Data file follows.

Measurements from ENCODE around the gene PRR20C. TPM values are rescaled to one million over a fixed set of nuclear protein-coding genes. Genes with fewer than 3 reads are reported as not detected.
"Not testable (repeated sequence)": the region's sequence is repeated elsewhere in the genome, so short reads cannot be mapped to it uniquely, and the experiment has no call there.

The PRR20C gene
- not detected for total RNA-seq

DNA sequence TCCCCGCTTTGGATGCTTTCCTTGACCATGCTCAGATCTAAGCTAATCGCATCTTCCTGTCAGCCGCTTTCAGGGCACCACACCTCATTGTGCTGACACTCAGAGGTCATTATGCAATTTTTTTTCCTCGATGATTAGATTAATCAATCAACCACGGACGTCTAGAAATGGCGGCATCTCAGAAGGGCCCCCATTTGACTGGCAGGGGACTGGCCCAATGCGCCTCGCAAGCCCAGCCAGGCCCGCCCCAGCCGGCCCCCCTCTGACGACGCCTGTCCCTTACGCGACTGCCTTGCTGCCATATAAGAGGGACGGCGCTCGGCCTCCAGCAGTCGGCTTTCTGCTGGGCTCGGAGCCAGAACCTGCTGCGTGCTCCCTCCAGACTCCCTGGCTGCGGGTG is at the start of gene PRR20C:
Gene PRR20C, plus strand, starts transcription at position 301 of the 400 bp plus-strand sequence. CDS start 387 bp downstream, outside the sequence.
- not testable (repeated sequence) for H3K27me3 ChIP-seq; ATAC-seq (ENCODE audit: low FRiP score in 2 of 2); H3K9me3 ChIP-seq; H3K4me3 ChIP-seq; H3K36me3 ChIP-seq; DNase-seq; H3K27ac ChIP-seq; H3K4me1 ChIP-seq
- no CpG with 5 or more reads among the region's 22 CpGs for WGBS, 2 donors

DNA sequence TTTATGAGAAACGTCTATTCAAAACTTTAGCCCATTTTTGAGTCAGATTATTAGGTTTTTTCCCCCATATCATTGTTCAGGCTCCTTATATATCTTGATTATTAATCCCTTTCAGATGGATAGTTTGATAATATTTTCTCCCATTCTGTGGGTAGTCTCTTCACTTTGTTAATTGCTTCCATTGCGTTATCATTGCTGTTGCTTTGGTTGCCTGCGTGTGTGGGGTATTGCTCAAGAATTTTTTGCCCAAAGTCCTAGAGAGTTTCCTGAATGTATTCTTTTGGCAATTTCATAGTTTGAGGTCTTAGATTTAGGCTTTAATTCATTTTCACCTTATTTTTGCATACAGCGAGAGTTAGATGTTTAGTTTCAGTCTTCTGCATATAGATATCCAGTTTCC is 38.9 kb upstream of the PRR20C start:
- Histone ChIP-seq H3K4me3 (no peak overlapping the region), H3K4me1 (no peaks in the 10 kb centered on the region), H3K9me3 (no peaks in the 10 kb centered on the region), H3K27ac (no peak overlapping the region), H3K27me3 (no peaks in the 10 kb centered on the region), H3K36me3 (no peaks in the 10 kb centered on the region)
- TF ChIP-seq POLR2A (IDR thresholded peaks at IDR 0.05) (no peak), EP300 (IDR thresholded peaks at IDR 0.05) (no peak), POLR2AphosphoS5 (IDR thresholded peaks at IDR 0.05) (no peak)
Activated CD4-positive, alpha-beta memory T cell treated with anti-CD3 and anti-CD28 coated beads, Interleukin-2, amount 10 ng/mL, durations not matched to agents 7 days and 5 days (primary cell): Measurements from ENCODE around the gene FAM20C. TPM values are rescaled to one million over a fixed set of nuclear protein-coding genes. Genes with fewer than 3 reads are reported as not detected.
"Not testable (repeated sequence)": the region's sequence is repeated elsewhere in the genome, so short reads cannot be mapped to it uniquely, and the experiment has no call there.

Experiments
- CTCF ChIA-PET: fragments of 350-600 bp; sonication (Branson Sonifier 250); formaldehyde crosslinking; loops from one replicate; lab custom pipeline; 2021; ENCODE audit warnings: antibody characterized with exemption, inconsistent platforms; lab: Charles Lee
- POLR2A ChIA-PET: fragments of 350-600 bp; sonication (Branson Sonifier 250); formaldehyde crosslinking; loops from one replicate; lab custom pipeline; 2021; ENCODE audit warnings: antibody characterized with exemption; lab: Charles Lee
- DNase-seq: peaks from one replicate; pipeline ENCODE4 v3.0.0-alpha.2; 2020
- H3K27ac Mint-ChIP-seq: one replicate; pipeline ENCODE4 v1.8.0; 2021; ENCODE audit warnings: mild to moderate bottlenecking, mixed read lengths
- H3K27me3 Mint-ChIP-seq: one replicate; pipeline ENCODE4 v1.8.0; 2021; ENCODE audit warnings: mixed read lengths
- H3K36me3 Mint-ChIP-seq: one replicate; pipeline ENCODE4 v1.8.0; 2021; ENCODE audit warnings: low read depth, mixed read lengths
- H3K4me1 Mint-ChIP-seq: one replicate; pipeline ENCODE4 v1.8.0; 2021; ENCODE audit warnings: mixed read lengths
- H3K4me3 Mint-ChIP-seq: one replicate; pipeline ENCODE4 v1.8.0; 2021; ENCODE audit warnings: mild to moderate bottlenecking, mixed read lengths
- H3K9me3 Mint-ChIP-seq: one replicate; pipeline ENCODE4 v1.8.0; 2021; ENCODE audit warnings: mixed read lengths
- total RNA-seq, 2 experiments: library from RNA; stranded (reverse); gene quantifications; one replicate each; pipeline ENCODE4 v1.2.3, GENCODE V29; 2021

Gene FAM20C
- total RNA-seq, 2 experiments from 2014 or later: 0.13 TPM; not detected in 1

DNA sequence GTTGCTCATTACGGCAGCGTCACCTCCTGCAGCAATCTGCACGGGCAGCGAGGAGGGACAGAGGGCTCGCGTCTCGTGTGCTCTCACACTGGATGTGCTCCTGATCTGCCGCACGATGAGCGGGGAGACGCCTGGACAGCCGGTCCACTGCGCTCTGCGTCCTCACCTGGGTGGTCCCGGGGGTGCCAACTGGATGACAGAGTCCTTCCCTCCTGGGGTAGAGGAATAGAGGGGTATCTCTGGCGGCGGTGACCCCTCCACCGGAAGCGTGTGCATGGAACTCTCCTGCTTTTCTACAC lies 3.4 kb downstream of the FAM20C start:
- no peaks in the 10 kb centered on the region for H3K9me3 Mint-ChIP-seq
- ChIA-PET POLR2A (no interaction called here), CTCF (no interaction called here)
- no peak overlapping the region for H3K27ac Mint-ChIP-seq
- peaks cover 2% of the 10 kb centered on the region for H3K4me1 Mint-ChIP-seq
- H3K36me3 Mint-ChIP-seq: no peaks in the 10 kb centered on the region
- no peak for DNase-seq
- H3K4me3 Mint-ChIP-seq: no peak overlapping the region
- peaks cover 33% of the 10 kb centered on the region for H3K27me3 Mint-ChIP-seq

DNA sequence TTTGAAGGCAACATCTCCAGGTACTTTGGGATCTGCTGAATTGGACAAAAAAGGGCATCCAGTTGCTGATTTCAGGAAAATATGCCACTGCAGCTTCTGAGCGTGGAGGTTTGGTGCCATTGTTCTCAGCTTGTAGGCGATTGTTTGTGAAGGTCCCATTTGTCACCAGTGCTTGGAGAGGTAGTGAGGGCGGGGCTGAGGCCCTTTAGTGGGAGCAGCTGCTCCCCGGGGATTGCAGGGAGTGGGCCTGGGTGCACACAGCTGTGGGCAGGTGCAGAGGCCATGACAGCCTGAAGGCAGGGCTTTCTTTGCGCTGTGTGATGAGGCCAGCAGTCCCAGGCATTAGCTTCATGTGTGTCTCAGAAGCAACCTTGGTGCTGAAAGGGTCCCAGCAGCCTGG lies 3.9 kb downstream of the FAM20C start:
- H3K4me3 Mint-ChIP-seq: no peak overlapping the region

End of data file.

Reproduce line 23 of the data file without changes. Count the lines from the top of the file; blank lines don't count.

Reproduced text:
- H3K9me3 Mint-ChIP-seq: one replicate; pipeline ENCODE4 v1.8.0; 2021; ENCODE audit warnings: mixed read lengths